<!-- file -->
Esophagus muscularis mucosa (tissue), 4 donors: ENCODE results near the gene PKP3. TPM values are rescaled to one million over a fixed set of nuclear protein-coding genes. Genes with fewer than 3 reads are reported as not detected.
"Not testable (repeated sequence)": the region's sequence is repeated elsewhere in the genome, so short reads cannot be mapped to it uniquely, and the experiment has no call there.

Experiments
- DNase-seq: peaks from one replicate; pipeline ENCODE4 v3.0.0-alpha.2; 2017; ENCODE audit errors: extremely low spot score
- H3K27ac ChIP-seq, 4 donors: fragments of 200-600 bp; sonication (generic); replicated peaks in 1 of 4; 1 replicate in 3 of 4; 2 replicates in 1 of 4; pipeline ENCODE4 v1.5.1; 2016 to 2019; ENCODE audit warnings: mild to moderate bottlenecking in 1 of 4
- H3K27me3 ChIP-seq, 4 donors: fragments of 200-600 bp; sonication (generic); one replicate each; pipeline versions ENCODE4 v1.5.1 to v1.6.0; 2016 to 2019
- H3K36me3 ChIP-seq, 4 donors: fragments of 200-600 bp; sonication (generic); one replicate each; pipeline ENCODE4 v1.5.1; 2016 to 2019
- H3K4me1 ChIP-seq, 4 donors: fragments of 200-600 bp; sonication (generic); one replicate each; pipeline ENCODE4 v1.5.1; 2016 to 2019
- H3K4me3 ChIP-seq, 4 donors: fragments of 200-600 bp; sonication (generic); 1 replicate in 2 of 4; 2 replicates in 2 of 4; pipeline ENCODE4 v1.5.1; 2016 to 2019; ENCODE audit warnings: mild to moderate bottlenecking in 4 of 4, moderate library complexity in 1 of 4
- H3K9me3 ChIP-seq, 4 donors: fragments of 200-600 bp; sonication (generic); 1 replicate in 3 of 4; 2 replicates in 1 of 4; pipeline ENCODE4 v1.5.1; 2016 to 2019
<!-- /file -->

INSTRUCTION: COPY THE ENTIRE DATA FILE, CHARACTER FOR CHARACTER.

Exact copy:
Esophagus muscularis mucosa (tissue), 4 donors: ENCODE results near the gene PKP3. TPM values are rescaled to one million over a fixed set of nuclear protein-coding genes. Genes with fewer than 3 reads are reported as not detected.
"Not testable (repeated sequence)": the region's sequence is repeated elsewhere in the genome, so short reads cannot be mapped to it uniquely, and the experiment has no call there.

Experiments
- DNase-seq: peaks from one replicate; pipeline ENCODE4 v3.0.0-alpha.2; 2017; ENCODE audit errors: extremely low spot score
- H3K27ac ChIP-seq, 4 donors: fragments of 200-600 bp; sonication (generic); replicated peaks in 1 of 4; 1 replicate in 3 of 4; 2 replicates in 1 of 4; pipeline ENCODE4 v1.5.1; 2016 to 2019; ENCODE audit warnings: mild to moderate bottlenecking in 1 of 4
- H3K27me3 ChIP-seq, 4 donors: fragments of 200-600 bp; sonication (generic); one replicate each; pipeline versions ENCODE4 v1.5.1 to v1.6.0; 2016 to 2019
- H3K36me3 ChIP-seq, 4 donors: fragments of 200-600 bp; sonication (generic); one replicate each; pipeline ENCODE4 v1.5.1; 2016 to 2019
- H3K4me1 ChIP-seq, 4 donors: fragments of 200-600 bp; sonication (generic); one replicate each; pipeline ENCODE4 v1.5.1; 2016 to 2019
- H3K4me3 ChIP-seq, 4 donors: fragments of 200-600 bp; sonication (generic); 1 replicate in 2 of 4; 2 replicates in 2 of 4; pipeline ENCODE4 v1.5.1; 2016 to 2019; ENCODE audit warnings: mild to moderate bottlenecking in 4 of 4, moderate library complexity in 1 of 4
- H3K9me3 ChIP-seq, 4 donors: fragments of 200-600 bp; sonication (generic); 1 replicate in 3 of 4; 2 replicates in 1 of 4; pipeline ENCODE4 v1.5.1; 2016 to 2019